By Jim Roberts
It’s no secret that Busch Gardens’ “Celtic Fyre” show was inspired by “Riverdance,” which debuted in 1995 and popularized Irish stepdancing all over the world. Lesser known is the fact that Maggie Darlington, who danced lead in the original “Celtic Fyre” show in 2010, is now the lead in the 20th anniversary world tour of “Riverdance.”
“It’s just amazing to be a part of such a legacy, and it’s amazing that it’s still around,” she said in a recent interview with Veer Magazine. “I was 5 when it came out, and the fact that’s it’s still here for me to be able to do and it’s my job now—it’s just incredible, really.”
Darlington may have been 5 when “Riverdance” debuted, but she already had two years of stepdancing experience, having followed her two older sisters to lessons at the Claddagh Dance Company in California. She went on to win four North American Championships, two All‐Ireland Championships and, in 2007, the World Irish Dancing Championship.
“Surreal is the best word,” she said of her world title. “It was one of those moments … it was almost in slow motion. All the work and everything just actually came together at the right time.”
Darlington is humble when she talks about her success. “It’s like any job,” she said. “Every day you have to prove yourself. I never specifically auditioned to become a lead, but I went in every day and I tried my hardest, and eventually it paid off.”
Surprisingly, her biggest challenge has been the transition from competitive dancing to performing. “When you go up on stage in a competition, you’re just trying to hit all the moves and put it out there,” she said. “You might feel it emotionally, but that’s not what I ever grew up training trying to do.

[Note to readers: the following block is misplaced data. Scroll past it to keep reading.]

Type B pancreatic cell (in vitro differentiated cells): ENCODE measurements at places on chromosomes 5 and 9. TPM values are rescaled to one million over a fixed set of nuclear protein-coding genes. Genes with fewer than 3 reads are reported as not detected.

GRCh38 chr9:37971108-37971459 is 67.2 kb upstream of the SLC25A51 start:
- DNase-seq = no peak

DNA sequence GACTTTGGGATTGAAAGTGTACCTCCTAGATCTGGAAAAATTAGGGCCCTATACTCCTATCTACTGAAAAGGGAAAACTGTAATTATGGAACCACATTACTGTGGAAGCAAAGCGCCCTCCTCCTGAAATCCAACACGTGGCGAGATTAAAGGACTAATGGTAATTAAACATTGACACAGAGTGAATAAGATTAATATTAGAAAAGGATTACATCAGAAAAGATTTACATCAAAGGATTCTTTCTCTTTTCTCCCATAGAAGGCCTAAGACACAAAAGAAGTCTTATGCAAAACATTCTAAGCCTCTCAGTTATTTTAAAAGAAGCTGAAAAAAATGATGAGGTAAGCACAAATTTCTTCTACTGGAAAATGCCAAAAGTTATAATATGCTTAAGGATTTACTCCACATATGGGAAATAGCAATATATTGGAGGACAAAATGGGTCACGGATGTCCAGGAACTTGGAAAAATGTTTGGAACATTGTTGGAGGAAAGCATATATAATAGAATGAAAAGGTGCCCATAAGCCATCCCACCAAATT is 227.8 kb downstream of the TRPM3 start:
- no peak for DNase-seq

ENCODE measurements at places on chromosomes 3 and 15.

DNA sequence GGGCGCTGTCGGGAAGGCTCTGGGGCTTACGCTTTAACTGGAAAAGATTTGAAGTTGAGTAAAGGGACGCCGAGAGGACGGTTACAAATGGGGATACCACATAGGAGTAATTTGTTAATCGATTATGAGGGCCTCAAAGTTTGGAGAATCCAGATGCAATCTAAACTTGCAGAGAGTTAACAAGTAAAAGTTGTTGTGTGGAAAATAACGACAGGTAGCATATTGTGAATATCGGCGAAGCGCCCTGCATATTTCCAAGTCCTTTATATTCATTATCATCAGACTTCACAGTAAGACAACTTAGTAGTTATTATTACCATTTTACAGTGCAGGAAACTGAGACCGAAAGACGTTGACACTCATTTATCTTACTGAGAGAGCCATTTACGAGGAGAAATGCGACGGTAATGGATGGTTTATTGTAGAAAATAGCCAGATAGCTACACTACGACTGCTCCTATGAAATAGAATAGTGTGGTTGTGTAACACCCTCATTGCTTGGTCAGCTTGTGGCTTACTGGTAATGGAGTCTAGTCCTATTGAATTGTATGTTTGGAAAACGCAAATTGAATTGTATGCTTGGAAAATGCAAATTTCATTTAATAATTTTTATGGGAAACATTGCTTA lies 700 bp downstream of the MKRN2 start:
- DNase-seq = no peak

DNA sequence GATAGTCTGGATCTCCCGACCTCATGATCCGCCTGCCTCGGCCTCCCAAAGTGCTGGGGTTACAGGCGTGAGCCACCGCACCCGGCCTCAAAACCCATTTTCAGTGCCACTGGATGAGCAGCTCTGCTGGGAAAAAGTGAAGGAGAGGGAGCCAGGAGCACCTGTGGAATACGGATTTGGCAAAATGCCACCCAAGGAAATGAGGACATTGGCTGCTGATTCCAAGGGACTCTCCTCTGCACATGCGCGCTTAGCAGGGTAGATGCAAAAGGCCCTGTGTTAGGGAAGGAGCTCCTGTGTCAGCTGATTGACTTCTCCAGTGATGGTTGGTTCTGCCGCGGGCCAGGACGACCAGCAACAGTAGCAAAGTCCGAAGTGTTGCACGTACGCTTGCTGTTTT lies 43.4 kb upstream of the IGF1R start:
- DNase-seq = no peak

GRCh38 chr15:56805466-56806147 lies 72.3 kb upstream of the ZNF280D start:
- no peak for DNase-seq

“Being on stage when you have thousands of people,” she continued, “your whole spirit has to try and go out. It’s just very different. Rather than putting that energy directly into your body, you’re trying to put it all out there emotionally and get them to come with you.”
Aside from the addition of one scene—a hard-shoe dance featuring the female dancers—Darlington said the show has changed very little over the last 20 years. “A lot of the tradition is still there,” she said. “The steps themselves haven’t actually changed, but the way we do them has. Even though the step is the same, we lift a little bit more. It’s a little bit more athletic, and that’s just because that’s the way Irish dancing has moved.”
The anniversary show has received some great reviews. After attending a Las Vegas performance in January, Robin Leach wrote: “Big-time bravo to principal dancers Maggie Darlington, Ciara Sexton, Emma Warren, James Greenan, Bobby Hodges and Jason O’Neill, who tap dance with tangled legs in unfathomable movements. I kept wondering how their ankles and knees stand up to tackle those skills nightly.”
So what’s next for Darlington?
“I’d like to challenge myself to be more creative,” she said. “I’ve always done other people’s steps. I’ve never really done my own. That’s something I want to work on.”
Regardless of where her career takes her, she’ll never forget the summer she spent in Williamsburg. “It was really fun,” she said. “I literally turned 21 the day I got there, so the whole cast took me out to celebrate. Everyone was very welcoming. I just had a ball.”
She also has fond memories of College Creek, day trips with her castmates and, of course, riding Busch Gardens’ roller coasters. “I always wish they were longer,” she said. “I like the Griffin a lot, but that one’s really short.”
Christopher Newport University’s Ferguson Center for the Arts will host a performance of “Riverdance” at 7:30 p.m. June 22. Ticket prices start at $39. For more information, visit fergusoncenter.org.